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You Shouldn’t Read The Bible… You Should Study It

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Then the Pharisees went and plotted how to entangle him in his words. And they sent their disciples to him, along with the Herodians, saying, “Teacher, we know that you are true and teach the way of God truthfully, and you do not care about anyone’s opinion, for you are not swayed by appearances. Tell us, then, what you think. Is it lawful to pay taxes to Caesar, or not?” But Jesus, aware of their malice, said, “Why put me to the test, you hypocrites? Show me the coin for the tax.” And they brought him a denarius. And Jesus said to them, “Whose likeness and inscription is this?” They said, “Caesar’s.” Then he said to them, “Therefore render to Caesar the things that are Caesar’s, and to God the things that are God’s.” When they heard it, they marveled. And they left him and went away.
(Matthew 22:15-22 ESV)

Today’s passage is a great example of why one shouldn’t simply read the Bible but instead should study it. It also demonstrates the intricate details that are woven throughout Scripture proving that the Bible could not have been made up.

After being embarrassed, insulted, and exposed for being spiritual frauds by Jesus, the Pharisees then went and plotted to entangle Jesus in His words. These men had just heard the truth about themselves from the very mouth of God and their reaction was not to humble themselves, repent, and believe Him but instead to dig in their heels and try even harder to justify themselves.

Notice the Pharisees did not go back to Jesus themselves. Instead they sent their disciples (or students) who they thought Jesus would not recognize – they would pose as those interested in learning truth.

As we’ll learn tomorrow, the Pharisees came up with a question they thought would force Jesus into making a statement that would upset either Rome or the Jewish people, leading to His downfall and (they hoped) His death. For this reason they didn’t send their students to Jesus alone, they sent them along with the Herodians.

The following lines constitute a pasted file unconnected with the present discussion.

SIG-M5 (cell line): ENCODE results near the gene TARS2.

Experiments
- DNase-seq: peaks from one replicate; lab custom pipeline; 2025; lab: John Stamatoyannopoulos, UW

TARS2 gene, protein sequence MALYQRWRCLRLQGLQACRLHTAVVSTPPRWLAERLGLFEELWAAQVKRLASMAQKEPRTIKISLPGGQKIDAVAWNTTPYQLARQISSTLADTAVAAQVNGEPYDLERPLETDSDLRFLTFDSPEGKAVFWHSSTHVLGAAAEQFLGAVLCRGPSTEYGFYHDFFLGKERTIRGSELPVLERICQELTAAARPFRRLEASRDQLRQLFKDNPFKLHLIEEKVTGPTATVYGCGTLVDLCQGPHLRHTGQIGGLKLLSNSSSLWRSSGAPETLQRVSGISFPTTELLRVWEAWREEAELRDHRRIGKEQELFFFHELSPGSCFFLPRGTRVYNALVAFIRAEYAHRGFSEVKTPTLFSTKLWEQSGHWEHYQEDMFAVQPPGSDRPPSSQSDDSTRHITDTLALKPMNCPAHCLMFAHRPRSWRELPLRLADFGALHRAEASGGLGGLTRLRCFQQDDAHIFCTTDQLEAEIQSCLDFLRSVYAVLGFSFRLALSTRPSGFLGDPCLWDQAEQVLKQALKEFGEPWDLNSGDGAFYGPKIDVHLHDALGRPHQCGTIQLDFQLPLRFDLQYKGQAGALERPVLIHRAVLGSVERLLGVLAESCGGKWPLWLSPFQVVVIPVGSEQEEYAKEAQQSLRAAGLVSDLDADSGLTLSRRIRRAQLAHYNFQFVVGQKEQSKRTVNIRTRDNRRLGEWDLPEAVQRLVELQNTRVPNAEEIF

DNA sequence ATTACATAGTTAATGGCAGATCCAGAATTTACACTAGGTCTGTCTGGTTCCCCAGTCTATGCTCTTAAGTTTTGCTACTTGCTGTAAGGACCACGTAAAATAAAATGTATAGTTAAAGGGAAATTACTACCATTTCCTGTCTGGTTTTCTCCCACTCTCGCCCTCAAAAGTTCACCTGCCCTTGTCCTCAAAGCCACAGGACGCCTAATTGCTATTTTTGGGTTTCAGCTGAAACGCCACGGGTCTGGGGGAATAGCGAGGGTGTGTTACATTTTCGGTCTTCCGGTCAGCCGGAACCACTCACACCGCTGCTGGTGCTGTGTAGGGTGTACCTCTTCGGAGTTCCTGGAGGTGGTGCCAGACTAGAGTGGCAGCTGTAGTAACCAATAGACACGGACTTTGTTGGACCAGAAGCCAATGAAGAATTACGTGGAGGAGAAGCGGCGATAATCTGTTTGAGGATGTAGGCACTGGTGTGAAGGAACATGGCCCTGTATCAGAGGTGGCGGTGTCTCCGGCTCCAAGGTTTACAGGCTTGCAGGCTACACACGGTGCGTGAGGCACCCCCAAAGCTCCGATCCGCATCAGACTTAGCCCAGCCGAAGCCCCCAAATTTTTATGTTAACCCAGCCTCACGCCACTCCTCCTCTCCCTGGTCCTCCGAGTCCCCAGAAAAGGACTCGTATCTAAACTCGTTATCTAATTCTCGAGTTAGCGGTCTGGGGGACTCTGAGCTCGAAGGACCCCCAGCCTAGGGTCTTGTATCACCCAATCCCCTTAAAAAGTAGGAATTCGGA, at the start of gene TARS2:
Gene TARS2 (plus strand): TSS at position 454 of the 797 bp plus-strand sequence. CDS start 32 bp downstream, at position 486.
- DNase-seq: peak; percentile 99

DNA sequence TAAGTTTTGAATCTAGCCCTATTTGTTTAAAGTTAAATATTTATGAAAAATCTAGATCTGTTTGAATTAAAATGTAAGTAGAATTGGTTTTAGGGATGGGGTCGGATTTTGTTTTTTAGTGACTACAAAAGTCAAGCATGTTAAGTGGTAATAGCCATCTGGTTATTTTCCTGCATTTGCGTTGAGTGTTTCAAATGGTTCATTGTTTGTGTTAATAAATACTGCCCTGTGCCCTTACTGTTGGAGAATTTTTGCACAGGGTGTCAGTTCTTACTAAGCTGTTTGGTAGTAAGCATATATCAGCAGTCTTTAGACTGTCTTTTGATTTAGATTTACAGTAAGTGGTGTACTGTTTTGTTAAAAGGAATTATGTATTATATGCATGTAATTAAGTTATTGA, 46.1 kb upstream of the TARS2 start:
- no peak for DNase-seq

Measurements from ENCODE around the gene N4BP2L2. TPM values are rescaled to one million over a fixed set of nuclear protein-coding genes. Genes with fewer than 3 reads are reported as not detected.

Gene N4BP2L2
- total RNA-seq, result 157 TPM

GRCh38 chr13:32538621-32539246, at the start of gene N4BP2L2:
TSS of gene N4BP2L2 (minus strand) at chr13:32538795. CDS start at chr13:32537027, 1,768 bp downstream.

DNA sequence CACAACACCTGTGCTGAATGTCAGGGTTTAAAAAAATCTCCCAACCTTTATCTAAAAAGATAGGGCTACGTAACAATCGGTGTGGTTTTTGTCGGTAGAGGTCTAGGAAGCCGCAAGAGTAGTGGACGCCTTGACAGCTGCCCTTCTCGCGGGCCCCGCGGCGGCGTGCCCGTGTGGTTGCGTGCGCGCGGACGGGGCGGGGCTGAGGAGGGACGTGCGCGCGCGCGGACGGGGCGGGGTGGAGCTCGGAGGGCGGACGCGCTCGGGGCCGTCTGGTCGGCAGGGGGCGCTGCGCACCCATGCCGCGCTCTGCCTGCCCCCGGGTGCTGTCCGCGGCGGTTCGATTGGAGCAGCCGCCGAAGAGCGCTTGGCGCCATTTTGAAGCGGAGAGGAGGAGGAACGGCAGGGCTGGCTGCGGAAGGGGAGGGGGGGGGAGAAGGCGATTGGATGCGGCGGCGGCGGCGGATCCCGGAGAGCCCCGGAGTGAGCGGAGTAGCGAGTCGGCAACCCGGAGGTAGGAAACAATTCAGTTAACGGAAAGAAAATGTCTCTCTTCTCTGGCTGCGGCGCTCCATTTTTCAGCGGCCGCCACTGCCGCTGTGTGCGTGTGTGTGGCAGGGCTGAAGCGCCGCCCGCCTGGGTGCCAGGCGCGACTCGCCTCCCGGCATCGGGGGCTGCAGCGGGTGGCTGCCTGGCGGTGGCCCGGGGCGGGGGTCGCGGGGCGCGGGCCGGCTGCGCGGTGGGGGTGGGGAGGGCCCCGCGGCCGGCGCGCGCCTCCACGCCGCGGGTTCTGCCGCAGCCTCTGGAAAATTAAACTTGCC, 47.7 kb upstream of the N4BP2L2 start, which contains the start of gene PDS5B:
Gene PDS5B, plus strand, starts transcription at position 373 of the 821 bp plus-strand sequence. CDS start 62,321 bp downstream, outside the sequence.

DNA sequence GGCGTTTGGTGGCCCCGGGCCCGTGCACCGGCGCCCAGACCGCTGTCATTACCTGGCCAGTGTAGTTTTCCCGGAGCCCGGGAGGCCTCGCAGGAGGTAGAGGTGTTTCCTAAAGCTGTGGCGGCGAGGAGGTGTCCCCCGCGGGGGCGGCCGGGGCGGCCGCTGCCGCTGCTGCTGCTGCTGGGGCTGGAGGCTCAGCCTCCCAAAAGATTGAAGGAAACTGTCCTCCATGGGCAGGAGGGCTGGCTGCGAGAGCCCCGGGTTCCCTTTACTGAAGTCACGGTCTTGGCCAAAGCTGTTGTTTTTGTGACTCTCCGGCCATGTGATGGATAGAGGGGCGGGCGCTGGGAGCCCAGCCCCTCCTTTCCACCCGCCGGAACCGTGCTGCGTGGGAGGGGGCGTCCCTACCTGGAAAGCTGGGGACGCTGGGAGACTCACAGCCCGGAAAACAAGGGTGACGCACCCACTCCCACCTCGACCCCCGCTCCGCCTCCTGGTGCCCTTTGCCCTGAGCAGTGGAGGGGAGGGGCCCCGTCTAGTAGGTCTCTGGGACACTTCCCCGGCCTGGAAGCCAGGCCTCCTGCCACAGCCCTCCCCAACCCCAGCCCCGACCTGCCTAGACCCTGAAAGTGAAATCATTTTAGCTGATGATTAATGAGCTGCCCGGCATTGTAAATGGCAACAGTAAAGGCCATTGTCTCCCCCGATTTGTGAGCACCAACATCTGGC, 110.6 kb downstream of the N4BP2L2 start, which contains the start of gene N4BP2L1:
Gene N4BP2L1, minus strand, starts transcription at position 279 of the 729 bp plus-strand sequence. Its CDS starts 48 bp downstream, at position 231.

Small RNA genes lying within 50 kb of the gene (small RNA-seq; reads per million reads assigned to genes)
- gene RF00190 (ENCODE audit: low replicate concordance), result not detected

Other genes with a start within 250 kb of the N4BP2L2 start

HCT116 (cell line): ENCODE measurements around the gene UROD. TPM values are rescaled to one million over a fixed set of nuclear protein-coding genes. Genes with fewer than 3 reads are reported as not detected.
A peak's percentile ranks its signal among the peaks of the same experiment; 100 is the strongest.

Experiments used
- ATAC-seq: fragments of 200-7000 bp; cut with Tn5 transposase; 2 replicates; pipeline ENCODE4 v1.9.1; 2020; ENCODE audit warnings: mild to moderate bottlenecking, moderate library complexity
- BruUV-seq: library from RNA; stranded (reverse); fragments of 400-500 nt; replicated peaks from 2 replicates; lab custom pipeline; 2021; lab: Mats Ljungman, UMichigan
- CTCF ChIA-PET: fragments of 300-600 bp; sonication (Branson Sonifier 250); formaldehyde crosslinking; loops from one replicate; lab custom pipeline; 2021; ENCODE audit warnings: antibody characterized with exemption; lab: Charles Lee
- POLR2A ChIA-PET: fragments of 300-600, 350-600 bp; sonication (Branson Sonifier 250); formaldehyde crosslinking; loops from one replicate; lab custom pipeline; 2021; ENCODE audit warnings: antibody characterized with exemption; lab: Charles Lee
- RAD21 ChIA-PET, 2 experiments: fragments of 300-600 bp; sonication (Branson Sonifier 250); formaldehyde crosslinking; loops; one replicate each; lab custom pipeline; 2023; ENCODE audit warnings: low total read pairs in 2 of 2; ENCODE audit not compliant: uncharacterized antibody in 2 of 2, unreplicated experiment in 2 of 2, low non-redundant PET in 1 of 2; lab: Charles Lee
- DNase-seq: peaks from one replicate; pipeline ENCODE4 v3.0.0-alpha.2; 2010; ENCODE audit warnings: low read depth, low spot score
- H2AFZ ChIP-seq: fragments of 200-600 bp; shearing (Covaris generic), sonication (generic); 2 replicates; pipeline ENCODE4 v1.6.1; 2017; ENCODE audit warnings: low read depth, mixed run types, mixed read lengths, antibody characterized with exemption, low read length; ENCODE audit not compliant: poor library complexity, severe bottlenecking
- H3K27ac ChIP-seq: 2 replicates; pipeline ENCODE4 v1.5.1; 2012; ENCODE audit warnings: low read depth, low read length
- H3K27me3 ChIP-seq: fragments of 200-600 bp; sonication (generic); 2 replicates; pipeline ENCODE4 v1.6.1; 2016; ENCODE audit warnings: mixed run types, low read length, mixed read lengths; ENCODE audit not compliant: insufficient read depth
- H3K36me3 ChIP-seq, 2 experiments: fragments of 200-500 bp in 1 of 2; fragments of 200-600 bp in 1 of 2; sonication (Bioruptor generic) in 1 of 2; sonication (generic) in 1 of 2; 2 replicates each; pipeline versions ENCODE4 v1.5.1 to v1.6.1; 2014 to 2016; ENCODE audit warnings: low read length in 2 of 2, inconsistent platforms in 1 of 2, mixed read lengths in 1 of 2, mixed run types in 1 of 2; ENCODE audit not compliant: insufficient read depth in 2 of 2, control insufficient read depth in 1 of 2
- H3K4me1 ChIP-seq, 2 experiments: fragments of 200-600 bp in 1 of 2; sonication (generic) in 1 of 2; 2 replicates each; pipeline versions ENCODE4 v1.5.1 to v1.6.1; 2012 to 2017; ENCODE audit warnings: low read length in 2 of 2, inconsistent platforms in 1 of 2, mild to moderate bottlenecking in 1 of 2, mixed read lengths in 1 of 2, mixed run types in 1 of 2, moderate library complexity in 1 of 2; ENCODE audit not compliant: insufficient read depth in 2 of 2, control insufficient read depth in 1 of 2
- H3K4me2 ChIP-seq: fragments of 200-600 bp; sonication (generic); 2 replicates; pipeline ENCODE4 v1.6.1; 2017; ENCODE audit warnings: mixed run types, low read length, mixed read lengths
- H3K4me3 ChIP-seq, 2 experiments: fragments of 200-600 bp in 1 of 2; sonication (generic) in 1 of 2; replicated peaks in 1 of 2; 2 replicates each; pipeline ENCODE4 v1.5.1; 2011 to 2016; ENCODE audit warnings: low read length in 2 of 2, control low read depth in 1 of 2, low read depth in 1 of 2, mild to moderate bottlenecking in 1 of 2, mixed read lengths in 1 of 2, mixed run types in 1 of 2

The Herodians and Pharisees were far from being allies. The Herodians were a group very loyal to Rome. They descended from King Herod who tried to kill baby Jesus and whose brother killed John the Baptist. As such, they were likely not fans of Jesus.

The Pharisees were a Jewish religious group that despised Rome and longed for the day Israel would be free of Roman occupation. They viewed the Herodians as religious traitors but they also hated Jesus and had been wanting to kill Him for some time [Matthew 12:14].

Despite their animosity for each other, these two groups work together here because, as the saying goes, “the enemy of my enemy is my friend”. At least when it is convenient, as it is here for the Pharisees and Herodians.

The Pharisee’s disciples will pose a question to Jesus that they believe will turn Rome or the Jewish people against Him no matter how He answers it. The Herodian’s presence is needed if Jesus says anything against Rome. These Rome loyalists can then report Jesus to the proper authorities. The Pharisees could not do this because they were so anti-Rome it would have been out of character for them to report someone for saying something against Rome – their charges would not have been taken seriously.

That’s a lot of information gleaned from just 24 words. The Bible is amazing. In it God has succinctly packed an incredible amount of historical and spiritual truth.

It really doesn’t take much effort to expose these details. But to do so one must study the Bible, not simply read it. When we study the Bible we see a very clear picture of events that took place thousands of years ago. We can also conclude, therefore, that those who claim the Bible is full of errors or is mythology don’t have a leg to stand on.

Comments? Questions? I’d love to hear from you. Please feel free to contact me about this post.




  1. M Charles says:

    I love what you said here and thank you for sharing, God bless you and keep you!

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